March 2011

During the Q & A of Alina Gharabegian’s talk  on Matthew Arnold at the last Victorian Seminar, the conversation inevitably turned to the quality of Arnold’s doubt and its relationship to the Victorian Age. I perhaps imprudently spoke of my own doubts a few months ago, mainly doubts concerning academia. In the mean time–whether by intention or accident, right before MLA–somebody posted an anonymous manifesto listing their reasons for leaving academia. It went viral, and you’ve probably read it. If you haven’t, be warned before clicking–despite my compulsive reading of the Chronicle, I still wasn’t inured enough to brush it off lightly.

It hasn’t just been academic doubts I’ve been thinking about–it’s more about doubt itself–and my doubts about doubt. I first came across those lines, “The best lack all conviction while the worst / Are full of passionate intensity,” out of context in Mordecai Richler’s Barney’s Version–I read it when it first came out, while I was in high school. Now, of course, it’s been  made into a movie with Americans in it, so you might know what I’m talking about. Anyway, when I read those lines the first time, I thought of them prescriptively, not descriptively, taking it as gnomic wisdom and not a bitter lament. The subsequent Bush years were not exactly effective at dispelling my misreading. For it to be best to lack all conviction, though–it seemed reasonable enough. After all, it was Socrates’ real method: to put into question what you think you know. I wonder whether this is why so many academics–pretty much all I can think of–describe themselves as slow writers, subjecting their thoughts and words to relentless doubt before putting pen to paper. It was why I was a particularly bad writer of high school and undergraduate essays–the whole idea of having a thesis which you had to think you knew seemed to me antithetical to true mental life.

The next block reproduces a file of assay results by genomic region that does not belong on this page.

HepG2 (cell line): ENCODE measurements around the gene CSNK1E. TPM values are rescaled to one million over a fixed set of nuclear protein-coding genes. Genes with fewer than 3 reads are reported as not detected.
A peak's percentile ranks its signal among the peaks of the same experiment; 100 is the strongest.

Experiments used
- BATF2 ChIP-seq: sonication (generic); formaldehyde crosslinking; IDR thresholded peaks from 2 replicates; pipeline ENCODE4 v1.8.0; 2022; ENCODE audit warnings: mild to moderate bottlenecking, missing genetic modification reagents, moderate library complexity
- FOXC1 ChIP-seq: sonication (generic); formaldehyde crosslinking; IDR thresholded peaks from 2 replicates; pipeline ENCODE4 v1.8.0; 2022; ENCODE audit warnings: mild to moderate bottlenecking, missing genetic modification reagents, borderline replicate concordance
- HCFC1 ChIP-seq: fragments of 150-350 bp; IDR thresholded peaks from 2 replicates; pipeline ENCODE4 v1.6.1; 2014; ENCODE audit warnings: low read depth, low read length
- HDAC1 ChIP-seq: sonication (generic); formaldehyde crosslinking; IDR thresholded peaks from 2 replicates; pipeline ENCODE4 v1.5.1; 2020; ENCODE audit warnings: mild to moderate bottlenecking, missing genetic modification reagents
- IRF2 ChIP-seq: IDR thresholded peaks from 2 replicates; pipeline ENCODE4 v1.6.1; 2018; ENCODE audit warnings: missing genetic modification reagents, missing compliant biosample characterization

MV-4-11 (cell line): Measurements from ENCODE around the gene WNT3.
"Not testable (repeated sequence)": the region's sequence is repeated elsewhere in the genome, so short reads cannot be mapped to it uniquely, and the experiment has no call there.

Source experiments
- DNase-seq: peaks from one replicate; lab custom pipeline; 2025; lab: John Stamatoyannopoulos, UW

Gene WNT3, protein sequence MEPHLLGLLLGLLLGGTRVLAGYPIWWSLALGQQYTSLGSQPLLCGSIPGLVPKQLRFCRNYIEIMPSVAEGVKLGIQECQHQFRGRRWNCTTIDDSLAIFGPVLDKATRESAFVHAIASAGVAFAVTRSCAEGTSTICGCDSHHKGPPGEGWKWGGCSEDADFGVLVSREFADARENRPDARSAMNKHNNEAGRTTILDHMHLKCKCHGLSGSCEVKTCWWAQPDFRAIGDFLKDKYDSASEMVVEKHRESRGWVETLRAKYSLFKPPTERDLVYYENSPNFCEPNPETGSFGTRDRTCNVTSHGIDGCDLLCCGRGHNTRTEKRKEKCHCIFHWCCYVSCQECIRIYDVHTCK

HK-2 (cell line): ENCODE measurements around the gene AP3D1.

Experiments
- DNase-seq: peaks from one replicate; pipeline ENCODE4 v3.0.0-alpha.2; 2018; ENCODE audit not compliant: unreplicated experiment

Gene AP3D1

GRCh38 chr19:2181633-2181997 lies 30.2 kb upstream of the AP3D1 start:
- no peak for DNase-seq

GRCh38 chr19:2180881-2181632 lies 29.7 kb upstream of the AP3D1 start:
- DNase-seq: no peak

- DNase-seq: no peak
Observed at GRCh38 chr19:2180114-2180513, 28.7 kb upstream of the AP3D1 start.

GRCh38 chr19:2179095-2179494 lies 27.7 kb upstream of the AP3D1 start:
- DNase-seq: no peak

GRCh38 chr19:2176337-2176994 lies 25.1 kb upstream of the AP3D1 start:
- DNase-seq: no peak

But this isn’t a manifesto for doubt. What’s really been getting to me lately is my doubt of doubt. Maybe lacking all conviction isn’t such a good thing. It’s certainly not a recipe for happiness. It’s not exactly conducive to political change, as Yeats could tell you. It doesn’t make you a better teacher, or a better interviewee.

What I’ve been calling doubt or lacking conviction might more optimistically be called critical thinking. Here is where my doubts align more closely with Arnold’s–it’s our credo, isn’t it, to teach critical thinking, the way we justify our existence. These espousers of critical thinking, though–for me, lately they’re of both worlds between which famously wanders the “Chartreuse“‘s speaker. There’s a certain sheen to critical thinking not unlike the shiny white Truth of Arnold’s “rigorous teachers,” but there’s also a certain not-necessarily-unattractive morbidity to its professional practitioners:

For rigorous teachers seized my youth,
And purged its faith, and trimm’d its fire,
Show’d me the high, white star of Truth,
There bade me gae, and there aspire.
Even now their whispers pierce the gloom:
What dost thou in this living tomb?